News

Calls for better bus links rejected

More surgeries at Chase Farm prompt transport fears, reports James Cracknell

Chase Farm Hospital
Chase Farm Hospital

Transport for London (TfL) has rejected calls to provide better access to Chase Farm Hospital.

The newly-expanded hospital in The Ridgeway is now expected to host 10,000 operations per year, as the primary location for planned surgery across the Royal Free London NHS Foundation Trust, but there is currently no direct bus link between the hospital and its nearest tube station, Oakwood.

Enfield Council leader Nesil Caliskan wrote to TfL in October to ask them to look at options “to ensure patients and visitors travelling to the hospital can do so without any difficulty”.

But TfL argues that redirecting one of the local bus services to Chase Farm would increase journey times, for passengers not visiting the hospital, by half-an-hour.

Geoff Hobbs, TfL’s director of public transport service planning, said: “We have carried out a review of public transport to the hospital and believe it has the right service for the level of demand. A large number of high-frequency routes operate from Enfield town centre.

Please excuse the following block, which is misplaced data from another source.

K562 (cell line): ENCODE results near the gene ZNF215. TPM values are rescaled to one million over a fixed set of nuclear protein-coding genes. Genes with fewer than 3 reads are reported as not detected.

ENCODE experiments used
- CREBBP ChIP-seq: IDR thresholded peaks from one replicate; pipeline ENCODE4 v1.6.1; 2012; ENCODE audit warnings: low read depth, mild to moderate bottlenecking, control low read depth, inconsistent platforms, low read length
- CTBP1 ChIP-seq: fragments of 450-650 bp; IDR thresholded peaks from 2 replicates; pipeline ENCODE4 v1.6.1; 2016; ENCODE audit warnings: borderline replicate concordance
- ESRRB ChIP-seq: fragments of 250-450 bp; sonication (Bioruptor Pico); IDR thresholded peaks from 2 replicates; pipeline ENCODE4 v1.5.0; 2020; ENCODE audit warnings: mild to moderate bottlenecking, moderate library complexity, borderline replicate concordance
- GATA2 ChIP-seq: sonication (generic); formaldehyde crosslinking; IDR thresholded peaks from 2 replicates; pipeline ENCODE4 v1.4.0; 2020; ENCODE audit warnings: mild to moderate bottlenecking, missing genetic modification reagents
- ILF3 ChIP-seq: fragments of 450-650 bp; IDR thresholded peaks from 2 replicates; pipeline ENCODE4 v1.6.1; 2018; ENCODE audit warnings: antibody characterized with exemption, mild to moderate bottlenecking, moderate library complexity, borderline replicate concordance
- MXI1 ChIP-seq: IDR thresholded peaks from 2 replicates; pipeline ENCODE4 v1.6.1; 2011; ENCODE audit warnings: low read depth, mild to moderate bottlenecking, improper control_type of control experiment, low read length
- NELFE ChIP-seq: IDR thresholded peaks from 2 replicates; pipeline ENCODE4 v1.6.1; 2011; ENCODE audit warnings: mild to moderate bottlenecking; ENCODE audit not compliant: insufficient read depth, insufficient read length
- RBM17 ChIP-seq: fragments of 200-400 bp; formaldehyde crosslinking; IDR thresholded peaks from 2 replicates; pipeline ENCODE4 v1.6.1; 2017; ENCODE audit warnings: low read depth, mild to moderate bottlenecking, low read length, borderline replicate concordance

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“Re-routing the 377, 121 or 307 would significantly increase journey times for all customers, and would reduce the high-frequency links for residents into Enfield town centre. We are happy to work with the borough to ensure changing buses in the town centre is as easy as possible.”

Currently three bus services stop at Chase Farm; the 313 between Chingford and Potters Bar, the W8 to Lee Valley Leisure Complex, and the W9 to Southgate.

Natalie Forest, Chase Farm’s chief executive, wrote to TfL with her concerns about poor bus links in July, while Enfield Over 50s Forum is now running a campaign to improve the hospital’s access to public transport.

Monty Meth, president of Enfield Over 50s Forum, told the Dispatch: “The Royal Free has done a terrific job transforming the hospital but now they are doing all the operations there and it is taking people forever to get to the hospital from train stations.”


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